Research and publications

Neurofeedback brain training for Parkinson's

Bereitschaftspotential augmentation by neuro-feedback training in Parkinson’s disease

  • Parkinson’s disease (PD) patients could restore decreased early component of Bereitschaftspotential (BP) by means of neuro-feedback (NFB) to control negative slow cortical potentials (SCPs).


  • Studies demonstrate that decreased pre-movement cortical activity can be restored by endogenous, subject’s own effort, without externally driven modulatory stimuli or medication.

  • Good NFB performance of negative SCPs shifts (negativation) most likely increases excitatory field potentials of pyramidal cells in the supplementary motor area.

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Neurofeedback and physical balance in Parkinson's patients

  • Neurofeedback training is effective on the dynamic balance of Parkinson's patients.

  • Neurofeedback training can modify the static balance of Parkinson's patients.

  • Effect of neurofeedback on static and dynamic balances was similar.

  • PD patients could to enhance their beta1 and reduce selectively their theta activity.

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Neural Networks and Neurofeedback in Parkinson’s Disease

  • Thalamocortical circuits has been implicated in the pathophysiology of Parkinson’s disease.

  • Manipulating these abnormal activation patterns may therefore offer a novel avenue for treating this disabling condition.

  • A potential avenue for the modulation of specific neural activation patterns is neurofeedback. This noninvasive technique entails providing a continuous update of one’s neural activity so that volitional control of selected brain regions, networks, or rhythms can be learned.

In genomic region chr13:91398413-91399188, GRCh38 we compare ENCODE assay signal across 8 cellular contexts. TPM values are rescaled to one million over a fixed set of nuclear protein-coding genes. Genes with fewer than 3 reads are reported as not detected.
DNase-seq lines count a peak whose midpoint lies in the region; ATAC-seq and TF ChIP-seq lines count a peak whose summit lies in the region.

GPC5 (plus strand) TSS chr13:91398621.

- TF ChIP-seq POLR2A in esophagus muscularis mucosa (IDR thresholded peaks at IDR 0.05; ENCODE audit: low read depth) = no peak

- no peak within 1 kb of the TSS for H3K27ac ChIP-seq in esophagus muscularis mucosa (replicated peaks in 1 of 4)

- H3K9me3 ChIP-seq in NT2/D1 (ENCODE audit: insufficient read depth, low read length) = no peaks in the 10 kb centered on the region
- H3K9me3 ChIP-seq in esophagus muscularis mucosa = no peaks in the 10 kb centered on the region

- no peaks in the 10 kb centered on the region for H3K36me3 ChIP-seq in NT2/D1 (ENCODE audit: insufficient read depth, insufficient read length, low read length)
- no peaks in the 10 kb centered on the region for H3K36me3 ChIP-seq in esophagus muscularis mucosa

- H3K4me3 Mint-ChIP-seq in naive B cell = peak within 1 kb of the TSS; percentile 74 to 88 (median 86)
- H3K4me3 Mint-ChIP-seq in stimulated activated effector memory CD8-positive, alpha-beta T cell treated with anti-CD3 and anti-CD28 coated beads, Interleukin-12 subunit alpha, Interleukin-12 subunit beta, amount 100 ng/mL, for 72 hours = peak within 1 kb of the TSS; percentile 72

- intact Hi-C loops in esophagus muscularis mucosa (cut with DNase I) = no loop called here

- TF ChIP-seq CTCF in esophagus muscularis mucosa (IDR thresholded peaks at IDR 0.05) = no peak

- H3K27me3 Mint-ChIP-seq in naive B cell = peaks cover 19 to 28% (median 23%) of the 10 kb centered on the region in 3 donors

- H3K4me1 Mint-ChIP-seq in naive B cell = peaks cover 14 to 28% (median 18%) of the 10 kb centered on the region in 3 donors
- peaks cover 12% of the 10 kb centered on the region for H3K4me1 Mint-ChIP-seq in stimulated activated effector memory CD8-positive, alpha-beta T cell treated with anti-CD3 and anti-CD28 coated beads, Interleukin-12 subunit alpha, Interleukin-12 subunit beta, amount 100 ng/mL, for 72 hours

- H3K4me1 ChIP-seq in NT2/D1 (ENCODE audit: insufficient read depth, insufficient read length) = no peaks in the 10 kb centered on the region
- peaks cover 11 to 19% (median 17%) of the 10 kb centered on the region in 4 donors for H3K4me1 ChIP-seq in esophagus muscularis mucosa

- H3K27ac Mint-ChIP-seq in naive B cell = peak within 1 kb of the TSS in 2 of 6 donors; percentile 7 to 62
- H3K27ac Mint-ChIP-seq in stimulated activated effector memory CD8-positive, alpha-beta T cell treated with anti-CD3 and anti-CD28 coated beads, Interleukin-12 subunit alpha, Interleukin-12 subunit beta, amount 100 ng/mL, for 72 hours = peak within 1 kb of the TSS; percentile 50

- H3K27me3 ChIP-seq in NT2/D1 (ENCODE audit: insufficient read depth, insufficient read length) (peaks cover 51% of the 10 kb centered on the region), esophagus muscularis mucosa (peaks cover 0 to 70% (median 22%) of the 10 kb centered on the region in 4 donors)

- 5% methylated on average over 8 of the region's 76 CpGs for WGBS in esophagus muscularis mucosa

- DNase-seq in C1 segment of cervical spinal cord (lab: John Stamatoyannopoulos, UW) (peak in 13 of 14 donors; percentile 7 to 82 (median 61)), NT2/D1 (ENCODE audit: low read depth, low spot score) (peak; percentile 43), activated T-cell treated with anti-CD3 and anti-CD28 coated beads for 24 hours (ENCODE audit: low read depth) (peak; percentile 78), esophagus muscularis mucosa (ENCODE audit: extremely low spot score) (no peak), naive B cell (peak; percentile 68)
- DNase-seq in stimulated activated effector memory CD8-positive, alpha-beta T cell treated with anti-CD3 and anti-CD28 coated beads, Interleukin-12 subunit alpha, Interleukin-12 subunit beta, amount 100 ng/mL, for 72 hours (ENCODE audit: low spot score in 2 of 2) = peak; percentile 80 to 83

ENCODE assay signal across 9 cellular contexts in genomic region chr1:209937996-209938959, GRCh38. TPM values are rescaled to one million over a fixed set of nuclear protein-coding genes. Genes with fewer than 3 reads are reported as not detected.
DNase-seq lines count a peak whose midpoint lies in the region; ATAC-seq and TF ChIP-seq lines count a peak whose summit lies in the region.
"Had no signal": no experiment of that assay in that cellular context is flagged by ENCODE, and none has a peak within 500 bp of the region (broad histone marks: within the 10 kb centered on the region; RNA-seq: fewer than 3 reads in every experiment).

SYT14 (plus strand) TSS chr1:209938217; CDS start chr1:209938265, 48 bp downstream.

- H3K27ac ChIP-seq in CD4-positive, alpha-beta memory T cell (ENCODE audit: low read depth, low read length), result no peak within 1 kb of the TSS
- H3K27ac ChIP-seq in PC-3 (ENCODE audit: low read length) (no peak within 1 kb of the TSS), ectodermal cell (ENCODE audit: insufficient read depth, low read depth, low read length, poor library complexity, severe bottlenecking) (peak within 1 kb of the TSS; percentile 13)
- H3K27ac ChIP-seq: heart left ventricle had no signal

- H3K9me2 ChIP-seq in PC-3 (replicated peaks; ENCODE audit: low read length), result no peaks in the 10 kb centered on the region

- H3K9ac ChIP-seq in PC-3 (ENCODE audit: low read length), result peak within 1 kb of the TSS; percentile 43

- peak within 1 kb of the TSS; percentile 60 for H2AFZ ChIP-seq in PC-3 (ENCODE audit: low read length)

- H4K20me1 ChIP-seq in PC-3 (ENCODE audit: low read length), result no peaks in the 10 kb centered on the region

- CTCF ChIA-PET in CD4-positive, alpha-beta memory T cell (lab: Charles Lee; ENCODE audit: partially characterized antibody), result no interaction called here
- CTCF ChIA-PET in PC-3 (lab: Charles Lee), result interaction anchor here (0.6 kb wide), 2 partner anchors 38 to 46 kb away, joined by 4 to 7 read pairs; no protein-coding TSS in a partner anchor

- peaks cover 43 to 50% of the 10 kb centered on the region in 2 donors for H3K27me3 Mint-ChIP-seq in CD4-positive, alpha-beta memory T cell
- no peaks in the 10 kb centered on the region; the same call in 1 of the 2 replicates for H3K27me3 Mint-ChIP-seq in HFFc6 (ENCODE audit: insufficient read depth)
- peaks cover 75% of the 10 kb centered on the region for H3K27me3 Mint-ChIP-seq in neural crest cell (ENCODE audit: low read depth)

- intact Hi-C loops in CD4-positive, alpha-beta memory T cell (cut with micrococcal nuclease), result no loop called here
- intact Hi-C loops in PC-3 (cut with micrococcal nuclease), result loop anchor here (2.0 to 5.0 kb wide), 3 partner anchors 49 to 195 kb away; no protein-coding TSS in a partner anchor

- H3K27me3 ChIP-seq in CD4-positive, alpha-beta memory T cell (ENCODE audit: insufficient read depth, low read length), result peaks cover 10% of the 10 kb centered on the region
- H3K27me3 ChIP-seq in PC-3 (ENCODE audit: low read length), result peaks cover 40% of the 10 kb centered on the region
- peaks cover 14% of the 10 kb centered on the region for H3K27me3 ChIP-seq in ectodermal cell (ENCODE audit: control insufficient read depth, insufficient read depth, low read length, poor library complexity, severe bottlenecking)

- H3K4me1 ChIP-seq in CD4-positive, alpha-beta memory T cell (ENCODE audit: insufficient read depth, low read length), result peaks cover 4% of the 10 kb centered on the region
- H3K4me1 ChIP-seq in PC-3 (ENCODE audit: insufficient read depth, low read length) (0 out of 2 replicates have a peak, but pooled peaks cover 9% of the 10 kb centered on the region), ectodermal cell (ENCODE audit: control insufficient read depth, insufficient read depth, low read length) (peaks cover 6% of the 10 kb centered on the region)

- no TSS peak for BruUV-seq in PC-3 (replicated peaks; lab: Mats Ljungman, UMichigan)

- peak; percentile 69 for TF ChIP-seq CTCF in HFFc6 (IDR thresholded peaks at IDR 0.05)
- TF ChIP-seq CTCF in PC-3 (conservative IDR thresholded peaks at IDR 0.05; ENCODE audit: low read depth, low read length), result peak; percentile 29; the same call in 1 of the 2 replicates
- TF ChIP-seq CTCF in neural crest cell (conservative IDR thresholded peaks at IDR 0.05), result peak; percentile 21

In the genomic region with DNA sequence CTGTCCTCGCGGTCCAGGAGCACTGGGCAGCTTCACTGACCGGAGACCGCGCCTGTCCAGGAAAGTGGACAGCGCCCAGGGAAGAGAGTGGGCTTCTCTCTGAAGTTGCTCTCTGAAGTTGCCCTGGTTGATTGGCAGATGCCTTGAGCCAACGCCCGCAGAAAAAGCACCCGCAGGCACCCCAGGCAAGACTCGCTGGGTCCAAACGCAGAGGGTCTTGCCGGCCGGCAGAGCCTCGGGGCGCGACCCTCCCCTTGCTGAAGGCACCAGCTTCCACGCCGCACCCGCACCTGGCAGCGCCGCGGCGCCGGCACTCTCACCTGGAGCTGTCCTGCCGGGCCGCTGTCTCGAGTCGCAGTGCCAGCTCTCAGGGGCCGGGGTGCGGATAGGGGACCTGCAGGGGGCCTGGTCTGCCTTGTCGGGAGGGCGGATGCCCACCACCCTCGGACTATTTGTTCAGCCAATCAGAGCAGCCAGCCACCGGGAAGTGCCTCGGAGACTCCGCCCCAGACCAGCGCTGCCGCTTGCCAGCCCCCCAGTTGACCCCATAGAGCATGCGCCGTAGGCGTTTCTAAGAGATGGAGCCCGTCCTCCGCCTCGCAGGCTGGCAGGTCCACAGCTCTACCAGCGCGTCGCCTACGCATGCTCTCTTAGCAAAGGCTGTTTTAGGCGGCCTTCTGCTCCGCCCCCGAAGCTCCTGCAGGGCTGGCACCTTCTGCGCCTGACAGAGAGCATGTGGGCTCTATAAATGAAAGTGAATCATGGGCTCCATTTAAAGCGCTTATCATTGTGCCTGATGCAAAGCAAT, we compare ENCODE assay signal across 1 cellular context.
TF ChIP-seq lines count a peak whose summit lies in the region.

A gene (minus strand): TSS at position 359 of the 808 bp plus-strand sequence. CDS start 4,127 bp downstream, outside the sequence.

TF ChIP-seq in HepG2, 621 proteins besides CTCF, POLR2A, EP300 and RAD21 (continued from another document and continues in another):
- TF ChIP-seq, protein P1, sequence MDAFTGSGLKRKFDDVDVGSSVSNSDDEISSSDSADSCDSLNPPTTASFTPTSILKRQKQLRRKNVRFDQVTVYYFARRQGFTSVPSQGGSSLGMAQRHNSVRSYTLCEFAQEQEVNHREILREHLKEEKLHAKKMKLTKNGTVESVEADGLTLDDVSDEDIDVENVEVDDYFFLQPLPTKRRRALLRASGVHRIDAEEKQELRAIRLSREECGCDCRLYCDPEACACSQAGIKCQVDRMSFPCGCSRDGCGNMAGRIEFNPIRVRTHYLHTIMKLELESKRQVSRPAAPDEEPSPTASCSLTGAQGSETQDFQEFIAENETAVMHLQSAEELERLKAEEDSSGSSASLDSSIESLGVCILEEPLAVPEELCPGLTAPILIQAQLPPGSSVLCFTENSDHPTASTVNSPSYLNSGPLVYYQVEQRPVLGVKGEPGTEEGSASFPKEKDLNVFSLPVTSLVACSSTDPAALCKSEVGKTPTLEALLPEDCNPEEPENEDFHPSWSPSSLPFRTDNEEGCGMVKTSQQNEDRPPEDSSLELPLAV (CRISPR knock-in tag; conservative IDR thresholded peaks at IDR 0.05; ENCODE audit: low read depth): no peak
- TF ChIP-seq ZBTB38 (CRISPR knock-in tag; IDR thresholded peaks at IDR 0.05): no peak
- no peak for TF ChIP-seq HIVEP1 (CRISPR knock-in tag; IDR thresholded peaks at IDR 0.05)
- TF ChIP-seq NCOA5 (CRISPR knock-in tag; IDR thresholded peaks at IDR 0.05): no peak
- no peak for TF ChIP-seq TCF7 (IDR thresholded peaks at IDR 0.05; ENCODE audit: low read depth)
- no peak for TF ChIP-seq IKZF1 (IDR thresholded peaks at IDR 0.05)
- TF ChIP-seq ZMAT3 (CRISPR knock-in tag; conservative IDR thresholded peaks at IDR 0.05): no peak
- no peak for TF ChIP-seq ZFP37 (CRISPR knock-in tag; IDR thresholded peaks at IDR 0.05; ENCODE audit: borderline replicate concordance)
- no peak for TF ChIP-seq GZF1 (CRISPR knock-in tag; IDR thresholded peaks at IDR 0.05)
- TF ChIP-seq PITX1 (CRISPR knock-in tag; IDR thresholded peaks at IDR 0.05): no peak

• This could be accompanied by specific therapeutic changes in behavior and clinical symptomatology in disease, according to the neural circuits that are modulated.

  • Most neurofeedback research has used electroencephalography (EEG) but recently neurovascular signals measured with functional magnetic resonance imaging (fMRI) have been targeted as well.

  • In this paper, we discuss the evidence implicating certain rhythms, particularly the beta (10–35 Hz) oscillation, in Parkinson’s disease. We also perform a systematic review evaluating the therapeutic efficacy of neurofeedback in Parkinson’s disease and make suggestions for future research.

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​Biofeedback for Movement Disorders (Dystonia with Parkinson's Disease): Theory and Preliminary Results

  • This paper presents a theoretical framework for using a combination of EEG biofeedback plus regular biofeedback with clients who have movement disorders.

  • Training was associated with significant reduction in dystonic movements. Additionally, the client became able to use diaphragmatic breathing to cue herself to turn on a mental state associated with increased SMR production and thus control incidents of freezing, a common problem in advanced Parkinsonapos;s disease. With twelve more sessions over the next 18 months, the improved quality of life has been maintained.

  • This work is reported to put forth a theoretical model of why neurofeedback plus biofeedback is helpful in movement disorders and to encourage research in this area.

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